Constituency service by TDs is good — but it must be in proportion

In an op ed in today’s Irish Times, Dr Anthony O’Halloran reminds us of the important constituency service role played by our TDs (see here). He argues that Irish political commentators are universally negative about this role, painting it in negative tones and tending to suggest that such behaviour is atypical. While the article makes for an interesting read, I fear he may be exaggerating somewhat to make his point. Many of us would actually agree with him that constituency service does have an important role to play in our system of representative democracy. Politicians in all countries do partake in this sort of activity – to varying degrees. But the point at issue is that our politicians tend to be off the scale in the degree to which they focus on this dimension over and above their other roles (legislating, or holding government to account). Constituency service is a good thing, but it needs to be in proper proportion.

Some years ago I posted on this blog a tongue-in-cheek piece about TDs kissing chickens. The point I wanted to get across then (as now) is that while some features of constituency service are worthwhile and to be lauded, this must not be the be-all-and-end-all of the role of a TD.

One thought on “Constituency service by TDs is good — but it must be in proportion

  1. Your post is a useful and necessary intervention. But more may be needed. Dr. O’Halloran’s op-ed piece seems to be part of a kick-back by the ‘comfortable establishment’ which feels a tad threatened and is now labelling those who are demanding a relatively modest re-balancing of the powers of the legislature and the executive as being excessively radical and unjustifiably critical of aspects of the current process of governance.

    Stephen Collins was also at it in the same IT edition:

    The Government set out its stall on 5 June and this sets the limit on what ‘reform’ it will contemplate:

    It may not even go this far if a majority of the voters decides to retain the Seanad.

    Brendan Howlin is reported as being open to strengthening Dáil committees:

    The fact that the Government is totally in control of any minimal, cosmetic increases in the powers of the Dáil it will, or may, permit should be enough to convince any rational person that this is an optical illusion. No government anywhere will relinquish voluntarily any of the powers it has accumulated (and enjoys exercising) or allow itself to be subjected to effective scrutiny, restraint or accountability. This will happen only when a sufficient number of citizens demands that the TDs they have elected wrest some of these powers from the executive.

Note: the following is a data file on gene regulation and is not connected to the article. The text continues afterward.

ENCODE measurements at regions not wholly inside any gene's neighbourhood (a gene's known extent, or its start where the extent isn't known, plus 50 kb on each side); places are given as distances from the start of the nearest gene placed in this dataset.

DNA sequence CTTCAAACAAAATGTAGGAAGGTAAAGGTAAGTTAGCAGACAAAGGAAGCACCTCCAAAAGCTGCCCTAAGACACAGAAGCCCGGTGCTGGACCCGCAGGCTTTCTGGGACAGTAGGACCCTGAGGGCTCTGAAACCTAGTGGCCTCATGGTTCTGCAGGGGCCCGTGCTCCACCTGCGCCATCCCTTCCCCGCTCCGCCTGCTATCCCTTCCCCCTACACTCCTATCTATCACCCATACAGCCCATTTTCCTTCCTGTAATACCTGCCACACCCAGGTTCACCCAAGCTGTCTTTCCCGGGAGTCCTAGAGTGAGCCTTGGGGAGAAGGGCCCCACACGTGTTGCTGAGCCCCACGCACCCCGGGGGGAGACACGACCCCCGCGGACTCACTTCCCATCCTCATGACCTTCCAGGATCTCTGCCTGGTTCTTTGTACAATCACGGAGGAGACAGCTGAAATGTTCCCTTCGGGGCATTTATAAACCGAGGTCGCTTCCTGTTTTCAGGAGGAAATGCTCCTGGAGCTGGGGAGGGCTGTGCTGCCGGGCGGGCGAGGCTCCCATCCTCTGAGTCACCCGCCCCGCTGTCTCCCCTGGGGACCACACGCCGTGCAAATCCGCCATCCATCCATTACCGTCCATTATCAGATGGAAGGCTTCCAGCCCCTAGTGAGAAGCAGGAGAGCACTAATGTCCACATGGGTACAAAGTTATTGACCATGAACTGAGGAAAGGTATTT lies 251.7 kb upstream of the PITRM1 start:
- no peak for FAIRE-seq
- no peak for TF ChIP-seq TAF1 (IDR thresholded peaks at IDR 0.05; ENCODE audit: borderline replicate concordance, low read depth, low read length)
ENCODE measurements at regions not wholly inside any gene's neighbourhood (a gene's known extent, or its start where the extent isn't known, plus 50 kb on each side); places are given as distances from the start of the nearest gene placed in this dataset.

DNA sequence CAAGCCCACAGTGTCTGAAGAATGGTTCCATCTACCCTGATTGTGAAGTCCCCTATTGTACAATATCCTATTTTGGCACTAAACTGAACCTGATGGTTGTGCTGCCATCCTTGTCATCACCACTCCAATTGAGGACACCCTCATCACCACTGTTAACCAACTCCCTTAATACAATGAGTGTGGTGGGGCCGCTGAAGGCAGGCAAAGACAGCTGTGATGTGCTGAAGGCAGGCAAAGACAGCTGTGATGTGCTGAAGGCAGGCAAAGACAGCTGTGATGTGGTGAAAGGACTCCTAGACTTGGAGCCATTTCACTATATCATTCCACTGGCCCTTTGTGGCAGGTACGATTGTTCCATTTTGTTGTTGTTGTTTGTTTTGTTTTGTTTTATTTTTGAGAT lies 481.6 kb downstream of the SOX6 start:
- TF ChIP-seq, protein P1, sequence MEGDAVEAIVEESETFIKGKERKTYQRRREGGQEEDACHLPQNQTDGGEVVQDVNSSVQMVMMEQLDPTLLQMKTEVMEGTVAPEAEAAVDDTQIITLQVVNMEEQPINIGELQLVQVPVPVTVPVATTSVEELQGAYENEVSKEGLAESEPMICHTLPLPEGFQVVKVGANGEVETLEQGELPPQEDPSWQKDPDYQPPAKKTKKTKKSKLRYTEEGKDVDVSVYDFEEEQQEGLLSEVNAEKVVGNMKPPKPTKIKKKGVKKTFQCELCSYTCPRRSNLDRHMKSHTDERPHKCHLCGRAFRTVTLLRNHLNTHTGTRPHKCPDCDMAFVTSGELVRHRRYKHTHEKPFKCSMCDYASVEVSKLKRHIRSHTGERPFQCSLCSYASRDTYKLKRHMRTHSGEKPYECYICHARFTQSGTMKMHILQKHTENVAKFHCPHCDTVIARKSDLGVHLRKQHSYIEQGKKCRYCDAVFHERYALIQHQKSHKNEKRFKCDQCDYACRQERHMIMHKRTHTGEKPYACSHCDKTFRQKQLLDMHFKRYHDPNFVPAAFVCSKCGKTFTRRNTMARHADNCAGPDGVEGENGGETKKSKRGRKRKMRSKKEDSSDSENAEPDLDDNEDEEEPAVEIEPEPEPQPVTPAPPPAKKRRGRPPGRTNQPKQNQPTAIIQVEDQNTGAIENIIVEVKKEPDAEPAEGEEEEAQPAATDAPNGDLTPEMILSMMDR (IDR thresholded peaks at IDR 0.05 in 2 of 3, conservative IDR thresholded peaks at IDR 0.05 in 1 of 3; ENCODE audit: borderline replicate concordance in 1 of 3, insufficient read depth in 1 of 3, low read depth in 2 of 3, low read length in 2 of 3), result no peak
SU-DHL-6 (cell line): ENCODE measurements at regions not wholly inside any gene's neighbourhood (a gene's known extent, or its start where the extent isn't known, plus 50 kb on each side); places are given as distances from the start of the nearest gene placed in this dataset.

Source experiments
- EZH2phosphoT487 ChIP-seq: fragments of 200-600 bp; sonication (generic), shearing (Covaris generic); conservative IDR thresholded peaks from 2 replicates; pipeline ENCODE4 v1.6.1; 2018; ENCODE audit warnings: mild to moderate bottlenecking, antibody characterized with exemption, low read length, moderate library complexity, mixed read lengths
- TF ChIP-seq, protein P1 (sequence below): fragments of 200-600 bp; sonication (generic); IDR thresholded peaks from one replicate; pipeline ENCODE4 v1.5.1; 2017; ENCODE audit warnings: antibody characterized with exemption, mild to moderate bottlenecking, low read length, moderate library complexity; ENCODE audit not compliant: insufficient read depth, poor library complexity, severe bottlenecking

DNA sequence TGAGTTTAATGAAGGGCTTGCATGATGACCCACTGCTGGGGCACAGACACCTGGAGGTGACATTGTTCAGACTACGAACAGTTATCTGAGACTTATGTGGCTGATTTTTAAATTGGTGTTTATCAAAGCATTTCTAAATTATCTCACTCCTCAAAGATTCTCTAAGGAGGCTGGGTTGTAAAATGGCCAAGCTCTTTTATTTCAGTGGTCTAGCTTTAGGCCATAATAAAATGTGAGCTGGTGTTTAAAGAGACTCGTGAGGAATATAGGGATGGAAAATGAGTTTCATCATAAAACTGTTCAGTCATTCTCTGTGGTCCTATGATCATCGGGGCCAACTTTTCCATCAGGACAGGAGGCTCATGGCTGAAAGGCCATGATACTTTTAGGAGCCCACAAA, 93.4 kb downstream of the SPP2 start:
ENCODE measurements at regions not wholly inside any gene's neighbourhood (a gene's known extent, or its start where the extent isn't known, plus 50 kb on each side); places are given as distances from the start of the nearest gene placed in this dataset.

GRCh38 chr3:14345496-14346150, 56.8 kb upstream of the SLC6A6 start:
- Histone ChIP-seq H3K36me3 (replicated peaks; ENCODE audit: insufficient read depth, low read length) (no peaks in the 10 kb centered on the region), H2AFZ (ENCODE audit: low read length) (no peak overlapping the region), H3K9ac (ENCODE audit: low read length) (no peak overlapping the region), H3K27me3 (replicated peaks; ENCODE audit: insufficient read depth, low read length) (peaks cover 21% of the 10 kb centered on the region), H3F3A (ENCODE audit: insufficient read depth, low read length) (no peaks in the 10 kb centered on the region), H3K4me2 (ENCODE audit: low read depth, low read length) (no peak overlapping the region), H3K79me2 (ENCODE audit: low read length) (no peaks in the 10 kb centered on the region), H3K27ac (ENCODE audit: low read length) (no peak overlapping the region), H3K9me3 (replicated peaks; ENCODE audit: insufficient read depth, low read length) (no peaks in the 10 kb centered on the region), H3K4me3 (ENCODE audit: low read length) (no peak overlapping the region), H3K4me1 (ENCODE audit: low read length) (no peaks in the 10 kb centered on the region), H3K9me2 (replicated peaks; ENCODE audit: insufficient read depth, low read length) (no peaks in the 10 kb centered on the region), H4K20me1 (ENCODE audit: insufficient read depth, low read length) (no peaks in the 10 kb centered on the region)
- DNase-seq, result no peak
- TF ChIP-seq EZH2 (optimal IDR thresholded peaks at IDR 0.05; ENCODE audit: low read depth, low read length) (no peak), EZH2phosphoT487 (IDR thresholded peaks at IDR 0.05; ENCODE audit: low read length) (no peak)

There is no evidence of this. It appears that a majority of voters are content to give an elected government the ‘full run of the shop’, with minimal scrutiny or restraint, for the life of a Dáil while they retain the power to kick this government out at the next election.

    It may also be the case that the apparent reluctance of a majority of voters to demand a rebalancing of the powers of the legislature and the executive is related to a fear that any increase in the powers of the legislature might be exploited by the ‘national socialist’ and so-called ‘progressive-left’ factions.

    But, perhaps, most important of all, there is a general abhorrence of the struggle that would be required to wrest some powers from government and transfer them to the Dáil. Irish people prefer that adversarial conflicts between interest groups are smothered and suppressed rather than being thrashed out in the democratic process. The preference is for set-piece, theatrical, but ineffectual, confrontations with pre-ordained outcomes in the Oireachtas – and something broadly similar in the industrial relations area. The courts remain as the ultimate arbiter of any adversarial conflict.

    It may be that the damage, grief and suffering that ensued when determined factions rejected the existing, often flawed, process of democratic governance and opted for the use of physical force (in 1916, 1923 and for 30 years in Northern Ireland) have left an enduring mark and many citizens recoil at the prospect of adversarial conflicts being thrashed out and resolved in the Dáil, lest a determined faction, unable to get its way, withdraw and opt for the use of physical force.

    This smothering and suppression of adversarial conflict between various interests groups suits the comfortable establishment – that is largely populated with rent-seekers – perfectly. And a gloss of ‘politeness’ is used to smooth out any wrinkles. ‘Politeness’ is the most effective weapon the comfortable establishment is able to deploy to disarm and to deflect those seeking political and economic reform.

    And so the ‘game’ continues.

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